The film tells the story of Cinderella (Cabello), a young woman who lives with her cruel stepmother Vivian (Menzel) and her two stepsisters, Malvolia (Maddie Baillio) and Narissa (Charlotte Spencer). She dreams of opening up a shop for her fashion skills in a patriarchal society. When she is invited to a ball held by King Rowan (Brosnan), the royal father of Prince Robert (Galitzine), Cinderella gets some extra help from her Fabulous Godmother (Porter) to attend the party and meet the prince. As expected, the film is the typical Cinderella story that we have known and loved for many years. The magic, the love story, the mean stepfamily, even the title character’s cuddly mice friends. Everything you remembered from the past iterations of “Cinderella” is present in Kay Cannon’s version. You might be thinking, “Oh, this is just another carbon copy of the story we’ve heard a thousand times. It can’t possibly be any different than the other versions.” I can honestly agree that it is another retelling of “Cinderella”, but it did offer a few upgrades to the traditional plot to make itself stand out more from the pack, such as the main character’s central motive and the jukebox songs. While the bold choices that Cannon made for the film may not impress everyone regarding her script, they helped make this latest version a fresh and upbeat musical that’s worth giving a chance. One of the few changes the film made was, again, the title character. Cinderella is more of a spunky and energetic young woman than someone who dreams of meeting a handsome prince. The movie showed that Cinderella doesn’t need a man to have a happy life. Instead, she wanted to start her career as a fashion designer in a society where men and women are assigned to their traditional roles. Sure, it served as a way to push female empowerment, but it’s also a satisfying approach to represent its messages about being yourself and living your own life. Once again, the screenplay didn’t precisely do these themes justice when it comes to its kid-friendly shlock. However, its charm and liveliness in the cast and musical numbers managed to keep the magic from fizzing out. Camila Cabello made her acting debut as the title character after impressing me with her hit singles as an artist. First off, I want to say that Cabello’s singing voice is simply fantastic, both in her songs and in the film, and I hope she continues to have a successful career as a singer. As for her performance as Cinderella, I have to admit that she didn’t do too bad. It’s far from memorable, but Cabello brought plenty of charisma and humor into a character who’s known for talking to mice and being greeted by a fairy. Idina Menzel was also solid in her role as Vivian, although this stepmother was a small step down from what Disney delivered in the other versions. Nicholas Galitzine made a good first impression as Robert, in my opinion. Not only was his performance decent, but he also had a remarkable singing voice to boot. Despite his small screen time, Billy Porter was the main highlight of the cast, mainly because of his optimistic attitude and distinctive take on the character. The musical numbers were pretty much in line with my expectations: fun, cheerful, and “karaoke-y”. The soundtrack consists of memorable hits from the pop and rock genres, including Queen’s “Somebody to Love” and Ed Sheeran’s “Perfect”, along with a couple of original songs, such as “Million to One” by Cabello (one of my favorite songs from the film). Seeing that Kay Cannon was no stranger to the toe-tapping and zestful vibe of the “Pitch Perfect” trilogy, it’s no surprise that that same vibe was present in “Cinderella”. Even though some of the music-filled scenes were nearly ruined by the film’s pacing and awkward editing, it’s hard for me not to be admired by the cast’s singing talents and the choreography.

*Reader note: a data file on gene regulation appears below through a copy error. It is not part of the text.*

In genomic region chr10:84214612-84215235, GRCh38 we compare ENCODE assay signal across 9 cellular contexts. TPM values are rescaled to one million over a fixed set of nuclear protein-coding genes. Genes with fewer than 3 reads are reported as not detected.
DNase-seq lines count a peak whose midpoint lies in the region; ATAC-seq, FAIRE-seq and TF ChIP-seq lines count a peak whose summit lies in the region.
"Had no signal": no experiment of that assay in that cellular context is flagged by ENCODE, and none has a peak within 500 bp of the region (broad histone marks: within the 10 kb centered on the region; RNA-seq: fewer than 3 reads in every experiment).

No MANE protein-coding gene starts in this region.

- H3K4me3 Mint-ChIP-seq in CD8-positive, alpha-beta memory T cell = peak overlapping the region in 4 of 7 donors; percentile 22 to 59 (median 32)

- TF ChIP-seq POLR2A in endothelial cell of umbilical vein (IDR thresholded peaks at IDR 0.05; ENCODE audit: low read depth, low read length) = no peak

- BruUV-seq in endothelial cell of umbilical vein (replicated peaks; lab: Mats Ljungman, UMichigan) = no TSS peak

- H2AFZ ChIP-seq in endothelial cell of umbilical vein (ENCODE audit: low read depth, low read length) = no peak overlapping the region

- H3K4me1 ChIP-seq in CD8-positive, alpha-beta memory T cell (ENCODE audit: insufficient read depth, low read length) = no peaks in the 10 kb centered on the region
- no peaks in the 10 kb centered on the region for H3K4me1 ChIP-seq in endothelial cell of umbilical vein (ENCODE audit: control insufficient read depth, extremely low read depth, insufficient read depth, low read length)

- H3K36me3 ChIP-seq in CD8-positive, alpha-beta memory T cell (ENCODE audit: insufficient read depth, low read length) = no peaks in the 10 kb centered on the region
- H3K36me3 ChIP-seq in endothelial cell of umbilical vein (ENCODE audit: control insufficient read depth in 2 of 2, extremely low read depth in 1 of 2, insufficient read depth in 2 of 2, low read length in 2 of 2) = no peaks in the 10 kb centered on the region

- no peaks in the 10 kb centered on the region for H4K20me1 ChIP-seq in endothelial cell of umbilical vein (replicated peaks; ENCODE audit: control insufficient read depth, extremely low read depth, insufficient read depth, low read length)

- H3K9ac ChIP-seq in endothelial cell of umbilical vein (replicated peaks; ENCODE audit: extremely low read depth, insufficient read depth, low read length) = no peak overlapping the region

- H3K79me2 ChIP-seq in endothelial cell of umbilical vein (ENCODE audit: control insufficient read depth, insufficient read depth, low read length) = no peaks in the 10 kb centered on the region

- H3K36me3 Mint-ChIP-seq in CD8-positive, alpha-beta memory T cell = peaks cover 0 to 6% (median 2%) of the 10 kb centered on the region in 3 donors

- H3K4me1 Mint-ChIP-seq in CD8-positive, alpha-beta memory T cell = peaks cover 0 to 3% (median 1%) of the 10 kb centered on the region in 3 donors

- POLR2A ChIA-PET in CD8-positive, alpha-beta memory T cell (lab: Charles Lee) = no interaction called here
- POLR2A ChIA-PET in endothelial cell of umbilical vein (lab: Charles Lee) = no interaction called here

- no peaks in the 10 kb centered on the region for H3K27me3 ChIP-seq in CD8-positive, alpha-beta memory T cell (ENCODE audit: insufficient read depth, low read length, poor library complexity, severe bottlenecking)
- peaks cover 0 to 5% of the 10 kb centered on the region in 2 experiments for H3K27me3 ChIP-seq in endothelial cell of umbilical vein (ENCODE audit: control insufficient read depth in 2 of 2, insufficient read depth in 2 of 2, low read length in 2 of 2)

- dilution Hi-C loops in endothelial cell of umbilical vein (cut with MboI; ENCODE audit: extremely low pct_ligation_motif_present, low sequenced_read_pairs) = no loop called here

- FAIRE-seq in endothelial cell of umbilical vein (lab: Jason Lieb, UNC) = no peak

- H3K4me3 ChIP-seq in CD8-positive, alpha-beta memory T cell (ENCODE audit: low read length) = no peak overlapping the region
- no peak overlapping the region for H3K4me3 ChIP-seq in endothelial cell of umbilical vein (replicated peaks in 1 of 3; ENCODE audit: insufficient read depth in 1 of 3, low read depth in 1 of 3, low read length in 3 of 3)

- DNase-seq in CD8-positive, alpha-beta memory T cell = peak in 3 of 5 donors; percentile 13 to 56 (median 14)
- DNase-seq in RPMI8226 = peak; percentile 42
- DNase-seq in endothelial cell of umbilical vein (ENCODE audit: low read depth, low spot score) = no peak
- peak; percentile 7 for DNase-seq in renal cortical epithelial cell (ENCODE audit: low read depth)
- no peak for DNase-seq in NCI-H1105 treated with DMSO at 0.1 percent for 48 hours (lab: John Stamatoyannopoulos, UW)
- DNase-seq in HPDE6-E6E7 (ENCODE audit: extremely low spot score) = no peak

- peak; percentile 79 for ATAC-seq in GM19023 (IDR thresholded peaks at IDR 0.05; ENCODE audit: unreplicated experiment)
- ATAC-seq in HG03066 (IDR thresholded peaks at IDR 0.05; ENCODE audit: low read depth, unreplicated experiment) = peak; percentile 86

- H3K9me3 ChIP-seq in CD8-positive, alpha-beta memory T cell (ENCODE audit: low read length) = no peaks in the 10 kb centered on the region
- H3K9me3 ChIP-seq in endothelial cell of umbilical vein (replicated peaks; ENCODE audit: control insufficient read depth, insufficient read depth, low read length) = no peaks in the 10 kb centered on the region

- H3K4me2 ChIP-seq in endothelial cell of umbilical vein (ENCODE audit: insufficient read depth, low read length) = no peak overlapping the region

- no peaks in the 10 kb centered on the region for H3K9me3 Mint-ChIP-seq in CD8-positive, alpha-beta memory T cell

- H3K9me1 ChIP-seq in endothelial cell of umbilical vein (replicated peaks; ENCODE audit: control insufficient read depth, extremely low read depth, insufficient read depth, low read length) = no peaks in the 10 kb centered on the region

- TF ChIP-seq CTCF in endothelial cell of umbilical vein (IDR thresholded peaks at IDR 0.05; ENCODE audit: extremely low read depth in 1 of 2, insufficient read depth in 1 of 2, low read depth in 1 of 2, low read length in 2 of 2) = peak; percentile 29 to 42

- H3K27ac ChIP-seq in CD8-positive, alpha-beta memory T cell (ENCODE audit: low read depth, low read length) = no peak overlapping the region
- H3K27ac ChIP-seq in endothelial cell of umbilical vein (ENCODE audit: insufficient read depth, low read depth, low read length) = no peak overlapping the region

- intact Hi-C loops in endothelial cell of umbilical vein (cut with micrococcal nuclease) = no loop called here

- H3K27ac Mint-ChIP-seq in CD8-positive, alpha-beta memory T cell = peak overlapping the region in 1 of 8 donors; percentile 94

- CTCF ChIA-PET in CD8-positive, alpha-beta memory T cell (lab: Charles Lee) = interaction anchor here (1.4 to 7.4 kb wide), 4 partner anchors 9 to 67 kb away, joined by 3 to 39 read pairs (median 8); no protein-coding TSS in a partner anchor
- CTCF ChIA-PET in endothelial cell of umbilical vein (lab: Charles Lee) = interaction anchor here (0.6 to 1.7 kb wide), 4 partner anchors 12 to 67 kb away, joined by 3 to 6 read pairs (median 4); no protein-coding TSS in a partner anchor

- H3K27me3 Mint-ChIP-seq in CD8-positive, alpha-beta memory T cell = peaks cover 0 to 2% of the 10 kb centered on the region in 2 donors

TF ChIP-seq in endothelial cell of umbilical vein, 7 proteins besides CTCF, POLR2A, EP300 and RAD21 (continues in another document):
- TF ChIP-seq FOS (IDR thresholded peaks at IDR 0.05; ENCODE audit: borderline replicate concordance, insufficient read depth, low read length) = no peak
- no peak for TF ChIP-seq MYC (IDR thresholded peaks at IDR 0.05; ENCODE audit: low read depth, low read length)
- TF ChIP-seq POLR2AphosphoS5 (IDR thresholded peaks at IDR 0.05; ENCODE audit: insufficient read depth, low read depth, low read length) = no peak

Overall, Kay Cannon’s take on “Cinderella” is undoubtedly “Pitch Perfect” in fairy-tale form. While the plot isn’t without its predictability, it had enough uniqueness and glamour in its core to make it another watchable take on the classic love story. Despite its schlocky script and pacing issues, the film is a dazzling and charming treat for the whole family thanks to its decent cast, a lively soundtrack, Cannon’s direction, and relatable messages. It doesn’t hold a candle to Disney’s version of “Cinderella” or even the 1997 television movie with Whitney Houston. But it does have a few good moments that may make me want to revisit it in the future. If you’re familiar with the source material, this film is worth checking out on Amazon Prime.